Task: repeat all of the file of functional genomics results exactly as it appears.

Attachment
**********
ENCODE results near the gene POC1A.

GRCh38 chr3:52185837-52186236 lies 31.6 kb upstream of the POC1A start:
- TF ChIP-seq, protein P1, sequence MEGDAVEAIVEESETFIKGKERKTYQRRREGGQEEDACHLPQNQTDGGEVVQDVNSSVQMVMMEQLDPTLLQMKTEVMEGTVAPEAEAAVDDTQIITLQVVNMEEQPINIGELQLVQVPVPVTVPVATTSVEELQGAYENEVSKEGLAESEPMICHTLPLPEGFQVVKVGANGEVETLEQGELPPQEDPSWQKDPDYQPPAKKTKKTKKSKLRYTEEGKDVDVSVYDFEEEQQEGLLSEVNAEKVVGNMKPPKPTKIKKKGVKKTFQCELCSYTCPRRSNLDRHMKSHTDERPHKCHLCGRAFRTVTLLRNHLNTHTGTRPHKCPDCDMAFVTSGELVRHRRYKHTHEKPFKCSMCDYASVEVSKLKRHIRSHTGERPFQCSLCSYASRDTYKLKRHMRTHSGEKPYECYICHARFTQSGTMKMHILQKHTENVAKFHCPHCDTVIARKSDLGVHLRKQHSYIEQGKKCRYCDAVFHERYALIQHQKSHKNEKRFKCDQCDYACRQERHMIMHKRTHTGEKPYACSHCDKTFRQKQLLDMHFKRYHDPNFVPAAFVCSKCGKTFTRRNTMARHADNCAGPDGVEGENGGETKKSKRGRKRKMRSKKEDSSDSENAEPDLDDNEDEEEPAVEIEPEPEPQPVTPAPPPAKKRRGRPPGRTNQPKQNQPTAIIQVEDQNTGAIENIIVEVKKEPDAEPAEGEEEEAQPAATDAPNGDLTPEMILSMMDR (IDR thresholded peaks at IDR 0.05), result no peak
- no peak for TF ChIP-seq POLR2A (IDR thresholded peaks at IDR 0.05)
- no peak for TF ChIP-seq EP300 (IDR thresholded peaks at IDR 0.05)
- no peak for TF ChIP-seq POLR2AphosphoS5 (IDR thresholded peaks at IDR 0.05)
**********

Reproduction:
ENCODE results near the gene POC1A.

GRCh38 chr3:52185837-52186236 lies 31.6 kb upstream of the POC1A start:
- TF ChIP-seq, protein P1, sequence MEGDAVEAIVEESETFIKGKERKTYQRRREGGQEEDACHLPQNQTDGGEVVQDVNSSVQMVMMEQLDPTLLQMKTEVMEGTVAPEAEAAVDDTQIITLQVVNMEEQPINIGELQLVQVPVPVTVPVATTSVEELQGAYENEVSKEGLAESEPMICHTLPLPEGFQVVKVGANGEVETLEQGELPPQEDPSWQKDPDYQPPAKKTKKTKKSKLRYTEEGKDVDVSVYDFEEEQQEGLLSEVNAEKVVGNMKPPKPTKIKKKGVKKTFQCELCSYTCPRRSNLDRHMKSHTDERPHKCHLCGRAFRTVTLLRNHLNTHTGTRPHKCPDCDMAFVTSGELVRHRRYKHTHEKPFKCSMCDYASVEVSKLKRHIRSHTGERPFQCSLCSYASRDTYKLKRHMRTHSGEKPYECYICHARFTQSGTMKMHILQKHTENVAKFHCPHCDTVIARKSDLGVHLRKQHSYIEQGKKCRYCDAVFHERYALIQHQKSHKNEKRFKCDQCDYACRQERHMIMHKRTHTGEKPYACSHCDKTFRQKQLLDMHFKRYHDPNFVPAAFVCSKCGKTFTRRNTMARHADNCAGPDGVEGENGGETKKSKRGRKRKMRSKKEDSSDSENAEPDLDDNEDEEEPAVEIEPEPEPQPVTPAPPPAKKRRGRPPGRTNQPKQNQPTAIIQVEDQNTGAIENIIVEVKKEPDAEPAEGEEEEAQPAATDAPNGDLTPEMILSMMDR (IDR thresholded peaks at IDR 0.05), result no peak
- no peak for TF ChIP-seq POLR2A (IDR thresholded peaks at IDR 0.05)
- no peak for TF ChIP-seq EP300 (IDR thresholded peaks at IDR 0.05)
- no peak for TF ChIP-seq POLR2AphosphoS5 (IDR thresholded peaks at IDR 0.05)